Islamist Insurrection in Mali
Civilian deaths and rights abuses by Malian soldiers surged in the first quarter of 2022, a United Nations report said 30 May 2022, but Bamako dismissed it as biased and unverified allegations aimed at tarnishing its army. While jihadists remain the biggest source of violence against civilians, there was an "exponential rise" in fatalities and other abuses linked to the armed forces, "supported by foreign military elements", the UN's MINUSMA peacekeeping force said. The number of people killed in the first quarter of 2022 by all parties in the conflict – jihadists, militias, self-defence groups and security forces – quadrupled over the last three months of 2021, rising from 128 to 543. A total of 248 civilian deaths were attributable to the defence and security forces, the report said.
The landlocked Sahel country has been battling a jihadist insurgency since 2012. In August 2020, soldiers disgruntled at the mounting military toll ousted the elected president, Ibrahim Boubacar Keita. The junta then wove closer ties with Russia, bringing in personnel it describes as military instructors, but which Mali's former colonial ruler France and others say are operatives of Wagner, a controversial Kremlin-linked security firm. The arrival of Wagner personnel was one of the reasons given by France in announcing its February military withdrawal from Mali after nearly a decade-long deployment aimed at fighting jihadists. Paris also argued that the Malian authorities had repeatedly obstructed their operations.
Voting took place 28 July 2013 in a presidential election seen as the first step toward getting Mali back on its feet after a disastrous 18 months that saw a military coup in the south and an Islamist takeover of the north. No major issues were raised, though security remained a key concern in the formerly occupied north. Low voter participation could undermine the authority of this crucial election. Some candidates also expressed concern about fraud in the run-up to the vote, and there were concerns that results will be contested. There were 27 candidates on the ballot for this election. Though Mali's nearly 7 million registered voters are concentrated in the south, gazes turned northward to the formerly militant-held towns where security remained a key concern.
Candidate Ibrahim Boubacar Keita led the poll with 39.2 percent of votes, followed by candidate Soumaila Cisse with 19.4 percent. The two headed to a runoff election on August 11 since no one secured a majority. Cisse is expected to get the backing of the 3rd-place candidate, Dramane Dembele, who is from the country's largest political party, ADEMA, and who got 9.6 percent of votes in the first round. Malians expect the runoff to be tightly contested. Keita, known almost exclusively by his initials IBK, is a National Assembly representative for Bamako. He is known for his "say it like it is" demeanor, fierce nationalism and his support for the armed forces. Cisse, also known by his nickname "Soumi," is a technocrat from Timbuktu known for his experience in management and finance. They served together in government in the 1990s with Keita as prime minister and Cisse as minister of finance. They then went into opposing camps following the election in 2002 of now-ousted president Amadou Toumani Toure. Cisse was pro-Toure. Keita was against.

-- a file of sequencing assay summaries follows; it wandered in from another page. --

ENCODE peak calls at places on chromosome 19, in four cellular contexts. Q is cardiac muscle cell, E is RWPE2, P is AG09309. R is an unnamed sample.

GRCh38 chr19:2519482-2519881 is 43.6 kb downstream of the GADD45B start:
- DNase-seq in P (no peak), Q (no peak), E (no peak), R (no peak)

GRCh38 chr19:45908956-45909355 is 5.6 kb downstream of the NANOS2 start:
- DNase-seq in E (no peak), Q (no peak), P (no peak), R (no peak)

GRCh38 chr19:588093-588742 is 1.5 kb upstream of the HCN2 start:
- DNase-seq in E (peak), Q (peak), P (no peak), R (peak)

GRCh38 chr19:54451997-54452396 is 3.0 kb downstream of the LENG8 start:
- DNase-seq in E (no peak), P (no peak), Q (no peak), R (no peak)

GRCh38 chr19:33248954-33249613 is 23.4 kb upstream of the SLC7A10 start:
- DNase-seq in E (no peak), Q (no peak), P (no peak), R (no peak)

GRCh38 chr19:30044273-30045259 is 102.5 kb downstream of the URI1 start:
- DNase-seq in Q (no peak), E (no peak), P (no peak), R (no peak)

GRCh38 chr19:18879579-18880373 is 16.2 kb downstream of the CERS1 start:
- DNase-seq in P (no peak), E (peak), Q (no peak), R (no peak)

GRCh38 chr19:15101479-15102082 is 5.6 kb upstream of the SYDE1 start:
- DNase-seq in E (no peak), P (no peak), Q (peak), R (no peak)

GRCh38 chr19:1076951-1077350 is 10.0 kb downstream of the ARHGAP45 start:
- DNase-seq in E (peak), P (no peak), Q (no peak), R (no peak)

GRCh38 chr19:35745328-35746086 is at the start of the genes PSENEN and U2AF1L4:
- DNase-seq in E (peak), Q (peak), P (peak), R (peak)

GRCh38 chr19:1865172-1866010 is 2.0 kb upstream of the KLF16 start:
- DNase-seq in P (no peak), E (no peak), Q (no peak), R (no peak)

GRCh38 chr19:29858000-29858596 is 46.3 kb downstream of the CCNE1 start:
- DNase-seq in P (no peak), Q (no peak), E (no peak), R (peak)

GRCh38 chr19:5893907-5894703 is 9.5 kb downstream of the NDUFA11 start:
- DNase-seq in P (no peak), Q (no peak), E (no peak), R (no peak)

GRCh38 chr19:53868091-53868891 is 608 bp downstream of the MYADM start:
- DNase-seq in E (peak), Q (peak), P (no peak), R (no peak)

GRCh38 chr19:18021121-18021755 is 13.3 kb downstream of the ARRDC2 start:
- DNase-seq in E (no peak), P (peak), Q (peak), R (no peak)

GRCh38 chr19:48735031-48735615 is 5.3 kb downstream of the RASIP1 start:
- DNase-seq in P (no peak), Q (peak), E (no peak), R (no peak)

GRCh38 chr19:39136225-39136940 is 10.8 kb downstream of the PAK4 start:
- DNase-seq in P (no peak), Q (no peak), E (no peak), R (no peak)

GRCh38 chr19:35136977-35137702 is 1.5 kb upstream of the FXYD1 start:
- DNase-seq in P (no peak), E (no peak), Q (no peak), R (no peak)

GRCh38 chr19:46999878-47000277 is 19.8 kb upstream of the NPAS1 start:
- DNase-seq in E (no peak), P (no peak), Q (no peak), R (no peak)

Ibrahim Boubacar Keita became Mali's new president after his rival conceded defeat in the second-round runoff elections. No official results had been released following the runoff, but Keita was believed to have won by a wide margin. Ex-Finance Minister Soumaila Cisse said he had congratulated Keita on winning the vote and wished him good luck, the AFP news agency reported on Monday. Cisse's concession, hours after he complained the election had been marred by fraud, deepened optimism for Mali's recovery. "The general feeling here is that people are actually happy that this has come to a peaceful end, and that Mali finally has a president," he said. On August 15, 2013 the government released figures showing the former prime minister captured 77.6 percent of the vote. His rival, former finance minister Soumaila Cisse, won just over 22 percent.
Western and United Nations officials were concerned the Islamists could turn Mali into a base for terrorists and criminals. France deployed forces in Mali at the request from the country's interim government after Islamists began advancing southward. Mali was a French colony until 1960 and France still has a variety of economic and political interests there. Mali has been in turmoil since the March 2012 military coup, which triggered an uprising of separatist Tuareg tribes that seized control of the country’s south. The Tuaregs were soon suppressed by the better armed Al-Qaida affiliates who overtook control of the northern region, imposing Sharia law and destroying historical heritage sites in Timbuktu, and later started a southward advance.
French military intervention began, at the request of the Malian government, on 11 January 2013, less than two days after the rebels, in control of the north since April 2012, launched a surprise offensive south. Mali's army, already weakened by military defeat in the north and a coup in the south in 2012, could not have held them off on their own. Many of the rebels fled the main towns, dispersing among the population and seeking cover in the dunes and mountains of the far north. French President Francois Hollande received an exuberant welcome in Mali 02 February 2013, three weeks after the start of a French military intervention that helped stop an Islamist militants' advance.
A political road map was approved 30 January 2013 by the interim President and his government, and received the unanimous support of the Assembly. This event, which the international community had supported in all its decisions relating to the crisis in Mali, and particularly in the successive resolutions of the United Nations' Security Council, was seen as demonstrating the commitment of Mali's political class to restore institutional democracy in the country, with elections to be held in the near future. The document included key priorities for the interim authorities and the international community to re-establish territorial integrity with the eradication of terrorist groups in the north, dialogue with groups that were prepared to respect this integrity and lay down their arms, and the organisation of transparent and free general elections. The road map also set out the actions needed and the timetable for meeting the objectives.